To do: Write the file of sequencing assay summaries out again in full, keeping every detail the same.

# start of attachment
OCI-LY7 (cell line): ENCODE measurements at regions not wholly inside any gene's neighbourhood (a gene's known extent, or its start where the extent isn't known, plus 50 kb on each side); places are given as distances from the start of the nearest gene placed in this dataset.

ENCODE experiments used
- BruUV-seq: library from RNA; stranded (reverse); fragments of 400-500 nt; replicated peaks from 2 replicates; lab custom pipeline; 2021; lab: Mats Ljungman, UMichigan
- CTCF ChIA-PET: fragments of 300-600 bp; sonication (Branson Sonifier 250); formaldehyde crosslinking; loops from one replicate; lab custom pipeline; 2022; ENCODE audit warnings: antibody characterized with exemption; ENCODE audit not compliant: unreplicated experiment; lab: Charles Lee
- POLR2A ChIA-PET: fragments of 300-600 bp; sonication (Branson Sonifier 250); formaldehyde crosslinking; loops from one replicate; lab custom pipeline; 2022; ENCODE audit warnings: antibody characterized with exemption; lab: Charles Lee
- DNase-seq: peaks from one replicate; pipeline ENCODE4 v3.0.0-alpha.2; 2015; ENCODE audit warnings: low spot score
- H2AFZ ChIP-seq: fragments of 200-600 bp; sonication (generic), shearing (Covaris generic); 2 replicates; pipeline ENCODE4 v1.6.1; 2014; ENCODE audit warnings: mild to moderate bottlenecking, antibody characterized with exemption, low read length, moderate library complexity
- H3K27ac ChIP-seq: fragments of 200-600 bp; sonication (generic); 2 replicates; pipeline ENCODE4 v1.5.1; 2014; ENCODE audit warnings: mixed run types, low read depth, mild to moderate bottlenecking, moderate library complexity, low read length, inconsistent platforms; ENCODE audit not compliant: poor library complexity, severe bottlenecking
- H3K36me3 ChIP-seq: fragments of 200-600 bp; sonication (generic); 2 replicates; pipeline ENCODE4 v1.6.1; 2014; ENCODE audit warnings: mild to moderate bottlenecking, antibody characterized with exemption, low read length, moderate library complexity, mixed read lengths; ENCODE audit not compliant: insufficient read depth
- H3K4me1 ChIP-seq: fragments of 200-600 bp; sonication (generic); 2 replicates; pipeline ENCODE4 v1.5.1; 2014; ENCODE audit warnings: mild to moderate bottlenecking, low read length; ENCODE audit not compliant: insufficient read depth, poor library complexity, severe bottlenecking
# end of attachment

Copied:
OCI-LY7 (cell line): ENCODE measurements at regions not wholly inside any gene's neighbourhood (a gene's known extent, or its start where the extent isn't known, plus 50 kb on each side); places are given as distances from the start of the nearest gene placed in this dataset.

ENCODE experiments used
- BruUV-seq: library from RNA; stranded (reverse); fragments of 400-500 nt; replicated peaks from 2 replicates; lab custom pipeline; 2021; lab: Mats Ljungman, UMichigan
- CTCF ChIA-PET: fragments of 300-600 bp; sonication (Branson Sonifier 250); formaldehyde crosslinking; loops from one replicate; lab custom pipeline; 2022; ENCODE audit warnings: antibody characterized with exemption; ENCODE audit not compliant: unreplicated experiment; lab: Charles Lee
- POLR2A ChIA-PET: fragments of 300-600 bp; sonication (Branson Sonifier 250); formaldehyde crosslinking; loops from one replicate; lab custom pipeline; 2022; ENCODE audit warnings: antibody characterized with exemption; lab: Charles Lee
- DNase-seq: peaks from one replicate; pipeline ENCODE4 v3.0.0-alpha.2; 2015; ENCODE audit warnings: low spot score
- H2AFZ ChIP-seq: fragments of 200-600 bp; sonication (generic), shearing (Covaris generic); 2 replicates; pipeline ENCODE4 v1.6.1; 2014; ENCODE audit warnings: mild to moderate bottlenecking, antibody characterized with exemption, low read length, moderate library complexity
- H3K27ac ChIP-seq: fragments of 200-600 bp; sonication (generic); 2 replicates; pipeline ENCODE4 v1.5.1; 2014; ENCODE audit warnings: mixed run types, low read depth, mild to moderate bottlenecking, moderate library complexity, low read length, inconsistent platforms; ENCODE audit not compliant: poor library complexity, severe bottlenecking
- H3K36me3 ChIP-seq: fragments of 200-600 bp; sonication (generic); 2 replicates; pipeline ENCODE4 v1.6.1; 2014; ENCODE audit warnings: mild to moderate bottlenecking, antibody characterized with exemption, low read length, moderate library complexity, mixed read lengths; ENCODE audit not compliant: insufficient read depth
- H3K4me1 ChIP-seq: fragments of 200-600 bp; sonication (generic); 2 replicates; pipeline ENCODE4 v1.5.1; 2014; ENCODE audit warnings: mild to moderate bottlenecking, low read length; ENCODE audit not compliant: insufficient read depth, poor library complexity, severe bottlenecking